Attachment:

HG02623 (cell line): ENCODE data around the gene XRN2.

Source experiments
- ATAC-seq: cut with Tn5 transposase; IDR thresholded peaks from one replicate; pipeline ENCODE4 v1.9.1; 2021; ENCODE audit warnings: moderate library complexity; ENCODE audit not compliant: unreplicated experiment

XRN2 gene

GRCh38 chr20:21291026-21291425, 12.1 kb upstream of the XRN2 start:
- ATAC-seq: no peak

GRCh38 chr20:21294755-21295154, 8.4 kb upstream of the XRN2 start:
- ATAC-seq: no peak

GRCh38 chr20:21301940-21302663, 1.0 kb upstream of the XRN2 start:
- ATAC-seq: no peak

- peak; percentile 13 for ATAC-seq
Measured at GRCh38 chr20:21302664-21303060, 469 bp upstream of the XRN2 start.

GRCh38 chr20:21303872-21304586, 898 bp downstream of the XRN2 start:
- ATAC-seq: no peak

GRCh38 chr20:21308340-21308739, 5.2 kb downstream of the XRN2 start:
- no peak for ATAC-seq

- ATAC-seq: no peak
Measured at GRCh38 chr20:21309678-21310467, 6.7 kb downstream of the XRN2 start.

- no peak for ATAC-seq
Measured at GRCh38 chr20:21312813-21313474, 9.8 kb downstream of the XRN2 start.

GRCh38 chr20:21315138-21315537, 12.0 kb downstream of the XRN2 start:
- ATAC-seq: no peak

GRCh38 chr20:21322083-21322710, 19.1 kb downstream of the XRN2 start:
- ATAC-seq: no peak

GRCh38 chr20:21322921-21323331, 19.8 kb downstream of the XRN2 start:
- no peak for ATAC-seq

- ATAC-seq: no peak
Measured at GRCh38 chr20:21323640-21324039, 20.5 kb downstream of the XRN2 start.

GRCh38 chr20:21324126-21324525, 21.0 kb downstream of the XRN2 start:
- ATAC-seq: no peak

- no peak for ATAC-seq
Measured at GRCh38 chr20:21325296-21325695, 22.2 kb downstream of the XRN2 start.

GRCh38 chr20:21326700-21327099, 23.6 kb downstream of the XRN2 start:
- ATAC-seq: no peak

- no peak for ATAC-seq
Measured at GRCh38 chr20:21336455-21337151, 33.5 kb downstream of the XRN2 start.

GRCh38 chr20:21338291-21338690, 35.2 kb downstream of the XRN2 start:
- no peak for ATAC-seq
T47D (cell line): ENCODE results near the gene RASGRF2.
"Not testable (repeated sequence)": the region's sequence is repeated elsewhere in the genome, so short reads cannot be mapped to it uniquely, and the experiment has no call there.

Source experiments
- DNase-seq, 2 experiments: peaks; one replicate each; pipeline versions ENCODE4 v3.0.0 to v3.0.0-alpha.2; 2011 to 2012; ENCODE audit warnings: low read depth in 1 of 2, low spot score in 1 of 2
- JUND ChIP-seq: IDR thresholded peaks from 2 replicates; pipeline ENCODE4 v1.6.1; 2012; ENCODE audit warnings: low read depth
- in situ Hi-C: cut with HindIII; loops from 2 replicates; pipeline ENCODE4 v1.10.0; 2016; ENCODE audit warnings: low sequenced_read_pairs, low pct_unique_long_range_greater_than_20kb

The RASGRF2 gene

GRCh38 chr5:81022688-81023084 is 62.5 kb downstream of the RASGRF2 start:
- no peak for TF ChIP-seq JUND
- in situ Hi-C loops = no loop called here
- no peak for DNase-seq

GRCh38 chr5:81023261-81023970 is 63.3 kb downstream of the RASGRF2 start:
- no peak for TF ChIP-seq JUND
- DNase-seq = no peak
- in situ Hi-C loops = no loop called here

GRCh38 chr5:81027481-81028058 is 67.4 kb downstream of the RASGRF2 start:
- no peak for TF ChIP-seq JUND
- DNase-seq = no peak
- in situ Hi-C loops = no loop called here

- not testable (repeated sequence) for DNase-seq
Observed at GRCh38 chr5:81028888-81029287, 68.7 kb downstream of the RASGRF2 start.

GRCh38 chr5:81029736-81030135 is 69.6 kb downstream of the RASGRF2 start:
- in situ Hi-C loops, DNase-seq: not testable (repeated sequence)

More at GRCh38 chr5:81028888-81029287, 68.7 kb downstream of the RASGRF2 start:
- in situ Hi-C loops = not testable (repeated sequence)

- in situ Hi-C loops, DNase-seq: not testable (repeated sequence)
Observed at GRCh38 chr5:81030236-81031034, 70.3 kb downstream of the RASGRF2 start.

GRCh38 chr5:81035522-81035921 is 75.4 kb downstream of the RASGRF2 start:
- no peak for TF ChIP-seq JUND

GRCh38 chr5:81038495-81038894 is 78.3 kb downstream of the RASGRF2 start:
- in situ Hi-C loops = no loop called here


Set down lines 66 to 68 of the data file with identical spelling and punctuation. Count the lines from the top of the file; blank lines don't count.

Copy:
GRCh38 chr5:81035522-81035921 is 75.4 kb downstream of the RASGRF2 start:
- no peak for TF ChIP-seq JUND

GRCh38 chr5:81038495-81038894 is 78.3 kb downstream of the RASGRF2 start: